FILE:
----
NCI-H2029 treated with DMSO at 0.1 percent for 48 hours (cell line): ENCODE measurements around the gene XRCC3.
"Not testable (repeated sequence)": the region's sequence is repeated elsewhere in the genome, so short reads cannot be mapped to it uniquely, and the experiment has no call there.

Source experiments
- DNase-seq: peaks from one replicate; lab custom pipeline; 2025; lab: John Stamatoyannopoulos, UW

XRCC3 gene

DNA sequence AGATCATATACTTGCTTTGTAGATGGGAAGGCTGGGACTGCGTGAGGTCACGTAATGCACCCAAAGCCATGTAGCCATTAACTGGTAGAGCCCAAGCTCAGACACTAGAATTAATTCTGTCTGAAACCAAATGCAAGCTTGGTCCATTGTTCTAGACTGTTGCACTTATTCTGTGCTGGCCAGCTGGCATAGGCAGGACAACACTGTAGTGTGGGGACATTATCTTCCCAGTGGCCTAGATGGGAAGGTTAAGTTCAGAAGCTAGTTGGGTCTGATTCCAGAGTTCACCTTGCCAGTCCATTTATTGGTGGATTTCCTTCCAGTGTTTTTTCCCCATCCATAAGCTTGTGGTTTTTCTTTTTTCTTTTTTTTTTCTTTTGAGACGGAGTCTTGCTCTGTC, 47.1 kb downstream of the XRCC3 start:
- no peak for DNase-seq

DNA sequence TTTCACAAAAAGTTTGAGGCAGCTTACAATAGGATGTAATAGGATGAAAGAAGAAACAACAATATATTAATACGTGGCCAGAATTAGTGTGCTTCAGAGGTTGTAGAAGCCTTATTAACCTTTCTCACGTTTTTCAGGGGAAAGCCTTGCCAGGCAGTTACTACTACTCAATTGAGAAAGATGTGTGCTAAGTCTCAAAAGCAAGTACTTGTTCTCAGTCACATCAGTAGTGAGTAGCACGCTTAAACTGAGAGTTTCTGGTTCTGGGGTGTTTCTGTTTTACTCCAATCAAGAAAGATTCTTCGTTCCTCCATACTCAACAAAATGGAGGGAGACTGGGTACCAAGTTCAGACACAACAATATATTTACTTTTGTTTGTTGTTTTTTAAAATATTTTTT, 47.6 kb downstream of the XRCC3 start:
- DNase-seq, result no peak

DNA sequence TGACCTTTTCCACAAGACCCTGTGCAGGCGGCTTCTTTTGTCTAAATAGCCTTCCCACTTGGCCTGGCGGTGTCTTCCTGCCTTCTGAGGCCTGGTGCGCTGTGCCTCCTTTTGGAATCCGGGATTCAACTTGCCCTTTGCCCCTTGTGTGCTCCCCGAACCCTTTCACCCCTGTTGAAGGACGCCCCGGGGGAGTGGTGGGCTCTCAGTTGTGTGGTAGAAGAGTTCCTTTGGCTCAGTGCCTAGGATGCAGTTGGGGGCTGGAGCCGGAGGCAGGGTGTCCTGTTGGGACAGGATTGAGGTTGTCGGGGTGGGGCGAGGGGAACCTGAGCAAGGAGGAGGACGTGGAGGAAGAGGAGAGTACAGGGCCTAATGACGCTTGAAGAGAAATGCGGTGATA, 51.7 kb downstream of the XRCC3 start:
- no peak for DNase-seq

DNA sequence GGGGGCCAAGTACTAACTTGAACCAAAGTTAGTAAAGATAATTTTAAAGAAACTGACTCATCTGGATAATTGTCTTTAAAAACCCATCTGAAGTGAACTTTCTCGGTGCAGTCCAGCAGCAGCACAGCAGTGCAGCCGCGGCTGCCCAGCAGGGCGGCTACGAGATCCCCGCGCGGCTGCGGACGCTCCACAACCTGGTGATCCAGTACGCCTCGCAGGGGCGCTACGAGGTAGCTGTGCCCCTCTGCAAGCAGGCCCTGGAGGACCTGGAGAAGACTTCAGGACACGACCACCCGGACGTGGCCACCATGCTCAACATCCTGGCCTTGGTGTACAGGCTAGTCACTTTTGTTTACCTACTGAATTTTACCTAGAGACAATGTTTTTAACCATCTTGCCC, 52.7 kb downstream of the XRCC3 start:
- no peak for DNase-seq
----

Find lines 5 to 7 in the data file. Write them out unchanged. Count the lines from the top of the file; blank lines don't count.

XRCC3 gene

DNA sequence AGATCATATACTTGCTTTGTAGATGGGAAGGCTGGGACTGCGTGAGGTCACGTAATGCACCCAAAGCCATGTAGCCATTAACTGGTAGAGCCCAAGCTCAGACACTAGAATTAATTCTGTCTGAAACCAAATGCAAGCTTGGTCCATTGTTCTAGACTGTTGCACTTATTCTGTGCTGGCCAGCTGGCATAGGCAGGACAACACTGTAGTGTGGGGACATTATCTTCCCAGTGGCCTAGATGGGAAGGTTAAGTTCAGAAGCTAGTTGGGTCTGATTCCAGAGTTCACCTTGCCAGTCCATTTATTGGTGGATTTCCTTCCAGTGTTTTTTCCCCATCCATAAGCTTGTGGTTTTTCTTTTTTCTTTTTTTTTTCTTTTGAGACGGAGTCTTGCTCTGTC, 47.1 kb downstream of the XRCC3 start:
- no peak for DNase-seq